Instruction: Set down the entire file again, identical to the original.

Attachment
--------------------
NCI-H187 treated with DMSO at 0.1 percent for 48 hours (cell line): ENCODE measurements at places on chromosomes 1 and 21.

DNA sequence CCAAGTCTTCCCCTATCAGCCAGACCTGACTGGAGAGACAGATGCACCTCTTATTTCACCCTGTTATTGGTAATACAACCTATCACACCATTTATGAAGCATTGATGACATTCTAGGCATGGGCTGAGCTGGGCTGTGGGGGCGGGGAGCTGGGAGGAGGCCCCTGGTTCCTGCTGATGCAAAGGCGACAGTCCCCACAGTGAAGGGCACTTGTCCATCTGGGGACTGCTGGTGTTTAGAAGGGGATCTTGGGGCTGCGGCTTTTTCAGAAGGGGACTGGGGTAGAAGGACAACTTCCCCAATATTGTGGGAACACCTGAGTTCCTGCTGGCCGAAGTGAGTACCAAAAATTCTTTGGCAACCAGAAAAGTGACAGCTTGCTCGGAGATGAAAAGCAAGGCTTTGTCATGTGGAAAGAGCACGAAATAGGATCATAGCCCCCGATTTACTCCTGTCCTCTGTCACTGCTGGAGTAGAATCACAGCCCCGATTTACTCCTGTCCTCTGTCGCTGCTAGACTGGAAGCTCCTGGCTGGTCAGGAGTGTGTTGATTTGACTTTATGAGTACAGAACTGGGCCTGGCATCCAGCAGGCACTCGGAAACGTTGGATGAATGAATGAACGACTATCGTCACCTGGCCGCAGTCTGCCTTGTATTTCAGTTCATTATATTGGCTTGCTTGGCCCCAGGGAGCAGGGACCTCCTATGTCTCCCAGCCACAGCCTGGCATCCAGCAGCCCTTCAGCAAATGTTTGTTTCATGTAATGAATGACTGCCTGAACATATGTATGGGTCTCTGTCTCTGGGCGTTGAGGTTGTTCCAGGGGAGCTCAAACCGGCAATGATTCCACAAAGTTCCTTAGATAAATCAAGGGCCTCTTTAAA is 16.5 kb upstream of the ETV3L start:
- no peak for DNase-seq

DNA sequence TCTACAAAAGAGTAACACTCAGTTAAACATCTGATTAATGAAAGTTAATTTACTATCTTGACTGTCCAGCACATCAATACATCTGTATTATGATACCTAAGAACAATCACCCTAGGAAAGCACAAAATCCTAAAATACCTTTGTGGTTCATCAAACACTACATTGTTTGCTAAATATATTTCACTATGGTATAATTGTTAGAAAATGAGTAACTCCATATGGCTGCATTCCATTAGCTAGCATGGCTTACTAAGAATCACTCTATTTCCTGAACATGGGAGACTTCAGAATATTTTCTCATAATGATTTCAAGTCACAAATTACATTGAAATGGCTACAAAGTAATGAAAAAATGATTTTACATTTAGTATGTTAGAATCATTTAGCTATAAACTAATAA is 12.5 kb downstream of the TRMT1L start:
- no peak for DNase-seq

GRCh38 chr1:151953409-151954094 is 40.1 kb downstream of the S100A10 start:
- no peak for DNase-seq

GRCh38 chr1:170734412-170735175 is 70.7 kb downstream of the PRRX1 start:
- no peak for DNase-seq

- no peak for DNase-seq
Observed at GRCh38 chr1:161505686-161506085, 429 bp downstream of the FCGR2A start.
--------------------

NCI-H187 treated with DMSO at 0.1 percent for 48 hours (cell line): ENCODE measurements at places on chromosomes 1 and 21.

DNA sequence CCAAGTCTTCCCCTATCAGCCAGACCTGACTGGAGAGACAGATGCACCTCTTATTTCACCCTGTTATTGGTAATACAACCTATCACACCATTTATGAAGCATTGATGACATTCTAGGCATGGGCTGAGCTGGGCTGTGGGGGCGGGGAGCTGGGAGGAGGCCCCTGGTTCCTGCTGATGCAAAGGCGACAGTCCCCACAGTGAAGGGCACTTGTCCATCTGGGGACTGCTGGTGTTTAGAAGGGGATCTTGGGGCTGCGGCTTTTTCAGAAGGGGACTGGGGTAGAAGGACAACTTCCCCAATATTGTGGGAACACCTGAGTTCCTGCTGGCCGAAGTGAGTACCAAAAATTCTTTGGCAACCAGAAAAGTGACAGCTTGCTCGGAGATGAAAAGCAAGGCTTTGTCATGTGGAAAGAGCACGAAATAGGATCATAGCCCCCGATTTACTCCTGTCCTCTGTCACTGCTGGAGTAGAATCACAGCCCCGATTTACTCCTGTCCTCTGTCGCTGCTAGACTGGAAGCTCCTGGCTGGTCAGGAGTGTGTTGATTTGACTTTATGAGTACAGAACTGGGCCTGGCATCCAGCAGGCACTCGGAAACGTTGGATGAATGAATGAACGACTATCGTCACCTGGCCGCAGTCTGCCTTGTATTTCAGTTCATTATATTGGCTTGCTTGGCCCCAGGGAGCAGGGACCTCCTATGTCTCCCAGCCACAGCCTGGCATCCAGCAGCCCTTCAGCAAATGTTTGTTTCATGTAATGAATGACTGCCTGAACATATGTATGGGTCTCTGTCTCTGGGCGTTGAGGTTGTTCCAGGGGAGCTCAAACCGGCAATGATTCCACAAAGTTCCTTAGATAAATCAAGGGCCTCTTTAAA is 16.5 kb upstream of the ETV3L start:
- no peak for DNase-seq

DNA sequence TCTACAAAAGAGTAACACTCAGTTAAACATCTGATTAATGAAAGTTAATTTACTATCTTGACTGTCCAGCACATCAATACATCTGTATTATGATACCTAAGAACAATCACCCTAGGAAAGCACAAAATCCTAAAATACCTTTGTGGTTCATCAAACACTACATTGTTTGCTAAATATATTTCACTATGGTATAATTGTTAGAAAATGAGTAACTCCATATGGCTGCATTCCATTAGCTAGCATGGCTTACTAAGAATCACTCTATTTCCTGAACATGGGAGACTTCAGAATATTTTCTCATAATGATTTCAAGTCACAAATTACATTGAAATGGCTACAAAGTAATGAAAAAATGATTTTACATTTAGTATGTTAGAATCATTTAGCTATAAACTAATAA is 12.5 kb downstream of the TRMT1L start:
- no peak for DNase-seq

GRCh38 chr1:151953409-151954094 is 40.1 kb downstream of the S100A10 start:
- no peak for DNase-seq

GRCh38 chr1:170734412-170735175 is 70.7 kb downstream of the PRRX1 start:
- no peak for DNase-seq

- no peak for DNase-seq
Observed at GRCh38 chr1:161505686-161506085, 429 bp downstream of the FCGR2A start.